Travel means something different to each of us, but we all share that innate need to explore and experience unknown places. To quote Terry Pratchett, “Coming back to where you started is not the same as never leaving.” The ultimate question of whether to get on that plane or add more funds to the security fund is a major dilemma for most travellers. Here are some things that might help you find a middle way to get the best of both.
How to decide: take a trip or save money?
A dread of a question that haunts us all is the decision to take a trip instead of saving more. So how do you decide if this is the right time to take a trip? Sometimes all you need is to ask yourself a few simple questions to get the answers for yourself. Here’s what I ask myself:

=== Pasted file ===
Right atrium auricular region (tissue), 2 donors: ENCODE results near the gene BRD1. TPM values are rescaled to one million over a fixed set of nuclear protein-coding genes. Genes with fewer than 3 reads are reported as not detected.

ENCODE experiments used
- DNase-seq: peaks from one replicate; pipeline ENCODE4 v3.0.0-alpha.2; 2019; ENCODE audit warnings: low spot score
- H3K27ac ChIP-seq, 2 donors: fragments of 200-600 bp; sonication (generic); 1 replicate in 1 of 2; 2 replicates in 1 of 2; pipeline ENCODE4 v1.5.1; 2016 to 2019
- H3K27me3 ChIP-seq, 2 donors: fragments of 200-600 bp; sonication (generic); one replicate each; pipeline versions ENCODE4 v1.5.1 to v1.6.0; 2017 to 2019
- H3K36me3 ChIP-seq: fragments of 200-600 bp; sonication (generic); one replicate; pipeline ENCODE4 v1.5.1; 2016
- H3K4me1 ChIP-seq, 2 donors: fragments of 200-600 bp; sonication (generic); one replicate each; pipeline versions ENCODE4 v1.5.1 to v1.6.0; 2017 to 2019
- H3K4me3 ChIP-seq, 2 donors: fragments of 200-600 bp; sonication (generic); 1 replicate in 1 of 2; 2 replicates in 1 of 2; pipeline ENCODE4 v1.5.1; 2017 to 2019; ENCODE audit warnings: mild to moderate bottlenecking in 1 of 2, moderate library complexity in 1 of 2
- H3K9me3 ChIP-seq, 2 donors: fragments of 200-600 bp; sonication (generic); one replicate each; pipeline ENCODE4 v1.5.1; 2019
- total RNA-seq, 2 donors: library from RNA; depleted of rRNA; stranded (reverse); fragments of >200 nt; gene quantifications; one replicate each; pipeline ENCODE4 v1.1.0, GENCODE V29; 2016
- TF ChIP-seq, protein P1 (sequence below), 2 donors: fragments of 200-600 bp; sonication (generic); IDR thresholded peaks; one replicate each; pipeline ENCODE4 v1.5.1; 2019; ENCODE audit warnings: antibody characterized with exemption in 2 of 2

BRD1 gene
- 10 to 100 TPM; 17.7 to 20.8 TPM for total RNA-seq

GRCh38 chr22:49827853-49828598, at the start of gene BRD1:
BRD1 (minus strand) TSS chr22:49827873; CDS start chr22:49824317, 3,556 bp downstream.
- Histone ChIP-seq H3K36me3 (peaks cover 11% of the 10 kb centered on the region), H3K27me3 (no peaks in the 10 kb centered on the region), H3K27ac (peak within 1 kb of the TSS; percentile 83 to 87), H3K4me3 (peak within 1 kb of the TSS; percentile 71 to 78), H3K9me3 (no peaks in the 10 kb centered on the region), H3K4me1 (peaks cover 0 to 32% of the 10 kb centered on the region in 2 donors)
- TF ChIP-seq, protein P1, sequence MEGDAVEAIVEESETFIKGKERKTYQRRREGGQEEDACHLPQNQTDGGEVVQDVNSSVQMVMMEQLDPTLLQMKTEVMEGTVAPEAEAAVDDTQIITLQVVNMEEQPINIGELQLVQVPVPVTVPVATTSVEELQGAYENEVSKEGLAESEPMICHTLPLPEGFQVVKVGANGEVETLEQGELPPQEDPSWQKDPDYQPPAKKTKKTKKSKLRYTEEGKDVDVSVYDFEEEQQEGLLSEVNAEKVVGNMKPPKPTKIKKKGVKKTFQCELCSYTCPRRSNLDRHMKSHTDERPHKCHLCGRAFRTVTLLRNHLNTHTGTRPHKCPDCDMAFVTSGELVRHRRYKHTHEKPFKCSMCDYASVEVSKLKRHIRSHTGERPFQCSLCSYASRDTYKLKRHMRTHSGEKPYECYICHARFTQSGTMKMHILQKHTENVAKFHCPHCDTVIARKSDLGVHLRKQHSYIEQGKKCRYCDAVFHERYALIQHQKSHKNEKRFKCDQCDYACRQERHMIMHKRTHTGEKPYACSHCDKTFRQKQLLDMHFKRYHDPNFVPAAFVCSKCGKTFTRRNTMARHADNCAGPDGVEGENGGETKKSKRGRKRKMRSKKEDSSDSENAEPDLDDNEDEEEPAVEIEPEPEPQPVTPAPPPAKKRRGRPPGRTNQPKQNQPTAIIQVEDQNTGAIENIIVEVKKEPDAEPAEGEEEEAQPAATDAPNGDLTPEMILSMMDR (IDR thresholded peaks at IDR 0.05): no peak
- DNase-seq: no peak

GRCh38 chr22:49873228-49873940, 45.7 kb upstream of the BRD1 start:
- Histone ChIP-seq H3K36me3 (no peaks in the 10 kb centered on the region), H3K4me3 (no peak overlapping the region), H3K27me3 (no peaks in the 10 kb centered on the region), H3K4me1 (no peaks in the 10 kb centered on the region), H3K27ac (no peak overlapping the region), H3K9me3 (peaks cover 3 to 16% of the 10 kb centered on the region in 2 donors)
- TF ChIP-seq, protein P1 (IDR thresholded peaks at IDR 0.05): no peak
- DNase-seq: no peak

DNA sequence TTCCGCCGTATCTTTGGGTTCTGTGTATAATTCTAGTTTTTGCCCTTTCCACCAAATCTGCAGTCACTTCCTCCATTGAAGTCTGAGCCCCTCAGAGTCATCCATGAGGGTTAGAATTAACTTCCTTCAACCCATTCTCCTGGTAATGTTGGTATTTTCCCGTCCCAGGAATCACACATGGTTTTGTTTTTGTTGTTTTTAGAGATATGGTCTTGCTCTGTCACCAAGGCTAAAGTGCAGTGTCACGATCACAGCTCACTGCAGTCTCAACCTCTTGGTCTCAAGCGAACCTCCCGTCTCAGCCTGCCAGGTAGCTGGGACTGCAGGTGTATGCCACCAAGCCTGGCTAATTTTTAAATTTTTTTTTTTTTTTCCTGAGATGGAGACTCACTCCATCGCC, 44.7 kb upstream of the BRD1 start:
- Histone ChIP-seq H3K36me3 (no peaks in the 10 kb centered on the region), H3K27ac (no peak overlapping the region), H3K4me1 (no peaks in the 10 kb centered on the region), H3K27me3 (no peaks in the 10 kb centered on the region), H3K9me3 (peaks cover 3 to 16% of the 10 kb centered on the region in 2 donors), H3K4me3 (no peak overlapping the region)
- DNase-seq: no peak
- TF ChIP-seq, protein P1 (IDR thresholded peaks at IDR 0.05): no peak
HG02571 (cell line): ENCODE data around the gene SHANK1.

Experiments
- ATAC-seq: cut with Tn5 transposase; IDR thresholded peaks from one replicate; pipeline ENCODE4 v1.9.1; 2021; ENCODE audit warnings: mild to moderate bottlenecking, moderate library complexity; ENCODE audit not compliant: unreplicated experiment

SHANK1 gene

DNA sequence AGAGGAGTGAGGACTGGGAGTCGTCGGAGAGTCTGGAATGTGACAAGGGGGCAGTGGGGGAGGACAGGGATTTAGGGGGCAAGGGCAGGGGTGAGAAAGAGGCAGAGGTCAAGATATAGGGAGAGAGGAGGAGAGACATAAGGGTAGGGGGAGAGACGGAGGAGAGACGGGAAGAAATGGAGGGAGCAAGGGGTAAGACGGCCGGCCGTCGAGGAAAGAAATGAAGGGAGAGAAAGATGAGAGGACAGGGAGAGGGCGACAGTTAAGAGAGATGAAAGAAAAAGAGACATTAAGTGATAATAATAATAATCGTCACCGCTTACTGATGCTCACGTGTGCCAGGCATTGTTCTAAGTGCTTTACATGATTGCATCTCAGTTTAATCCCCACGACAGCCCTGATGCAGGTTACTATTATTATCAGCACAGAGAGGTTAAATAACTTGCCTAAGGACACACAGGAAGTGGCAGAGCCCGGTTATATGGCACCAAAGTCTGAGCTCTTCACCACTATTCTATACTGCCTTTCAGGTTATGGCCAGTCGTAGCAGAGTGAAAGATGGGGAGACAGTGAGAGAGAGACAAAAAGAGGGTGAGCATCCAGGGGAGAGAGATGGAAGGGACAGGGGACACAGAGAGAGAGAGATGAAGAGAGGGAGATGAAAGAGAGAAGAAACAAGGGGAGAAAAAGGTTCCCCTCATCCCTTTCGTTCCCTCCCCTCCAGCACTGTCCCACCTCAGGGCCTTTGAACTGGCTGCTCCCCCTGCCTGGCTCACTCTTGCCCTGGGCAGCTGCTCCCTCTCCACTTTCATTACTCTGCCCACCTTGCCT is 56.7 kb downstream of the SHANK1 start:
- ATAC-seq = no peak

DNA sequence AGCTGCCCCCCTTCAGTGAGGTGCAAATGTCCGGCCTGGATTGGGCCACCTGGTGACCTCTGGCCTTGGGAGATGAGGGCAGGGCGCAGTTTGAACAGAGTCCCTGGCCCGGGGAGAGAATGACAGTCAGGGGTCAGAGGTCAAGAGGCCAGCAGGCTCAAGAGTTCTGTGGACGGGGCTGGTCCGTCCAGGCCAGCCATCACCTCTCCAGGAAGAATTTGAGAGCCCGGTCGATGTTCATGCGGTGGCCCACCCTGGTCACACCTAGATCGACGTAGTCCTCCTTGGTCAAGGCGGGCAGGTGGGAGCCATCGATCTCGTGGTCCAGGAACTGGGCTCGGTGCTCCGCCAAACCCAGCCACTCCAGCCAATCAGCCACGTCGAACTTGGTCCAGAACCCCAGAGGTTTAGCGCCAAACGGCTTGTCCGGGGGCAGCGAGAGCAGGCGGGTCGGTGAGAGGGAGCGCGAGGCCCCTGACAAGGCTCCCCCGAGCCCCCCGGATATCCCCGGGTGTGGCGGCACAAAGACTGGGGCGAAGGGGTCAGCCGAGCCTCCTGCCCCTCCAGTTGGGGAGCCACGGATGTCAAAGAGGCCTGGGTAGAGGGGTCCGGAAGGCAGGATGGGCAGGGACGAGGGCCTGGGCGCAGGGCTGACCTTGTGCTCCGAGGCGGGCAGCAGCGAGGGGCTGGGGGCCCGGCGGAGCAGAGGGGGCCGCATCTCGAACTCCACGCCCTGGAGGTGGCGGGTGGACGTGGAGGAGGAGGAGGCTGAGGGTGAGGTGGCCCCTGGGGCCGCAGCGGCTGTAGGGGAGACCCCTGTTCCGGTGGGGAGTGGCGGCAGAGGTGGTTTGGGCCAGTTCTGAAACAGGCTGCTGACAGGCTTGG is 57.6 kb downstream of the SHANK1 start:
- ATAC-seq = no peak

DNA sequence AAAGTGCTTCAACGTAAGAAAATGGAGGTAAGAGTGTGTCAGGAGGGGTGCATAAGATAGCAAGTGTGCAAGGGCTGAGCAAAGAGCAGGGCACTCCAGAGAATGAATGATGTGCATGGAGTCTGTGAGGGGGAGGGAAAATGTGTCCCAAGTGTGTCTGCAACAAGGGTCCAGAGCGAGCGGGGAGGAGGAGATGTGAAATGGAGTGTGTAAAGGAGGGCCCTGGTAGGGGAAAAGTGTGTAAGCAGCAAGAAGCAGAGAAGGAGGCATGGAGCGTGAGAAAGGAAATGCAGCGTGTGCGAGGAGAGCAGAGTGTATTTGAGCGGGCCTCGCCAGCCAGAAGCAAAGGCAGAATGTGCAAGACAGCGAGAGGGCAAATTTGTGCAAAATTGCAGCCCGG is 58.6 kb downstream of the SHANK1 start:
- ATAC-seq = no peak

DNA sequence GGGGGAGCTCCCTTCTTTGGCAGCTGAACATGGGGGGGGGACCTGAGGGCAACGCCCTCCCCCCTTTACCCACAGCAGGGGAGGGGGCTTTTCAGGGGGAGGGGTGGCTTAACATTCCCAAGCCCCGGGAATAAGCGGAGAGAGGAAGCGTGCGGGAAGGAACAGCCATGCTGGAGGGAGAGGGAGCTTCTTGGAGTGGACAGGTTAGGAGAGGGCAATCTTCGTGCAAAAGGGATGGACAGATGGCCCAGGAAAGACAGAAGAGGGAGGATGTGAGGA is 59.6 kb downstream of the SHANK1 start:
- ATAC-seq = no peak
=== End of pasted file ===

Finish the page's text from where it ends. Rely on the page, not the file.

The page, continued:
1. Do I need to take this trip right now?
Ask yourself, why do you need to take this trip right now? For example, if it is an eclipse that you will never see or a meteor shower, then this investment is worth it.
2. If I take this trip, will I be broke when I return?
When planning a trip, only spend a portion of your monthly income on it. Even if you want to travel full time, your travel costs should make up a part of your total income.
3. Are there any emergency expenses lined up?
If you have any emergency expenses to take care of, for example, renewal of insurance or furniture, then postponing the trip is a better idea.
4. Can I cut down the cost or duration to fit my budget?
You can find a way to cut down the cost of your trip, where you can save a sum and also plan a short trip.
How to Travel without Spending Money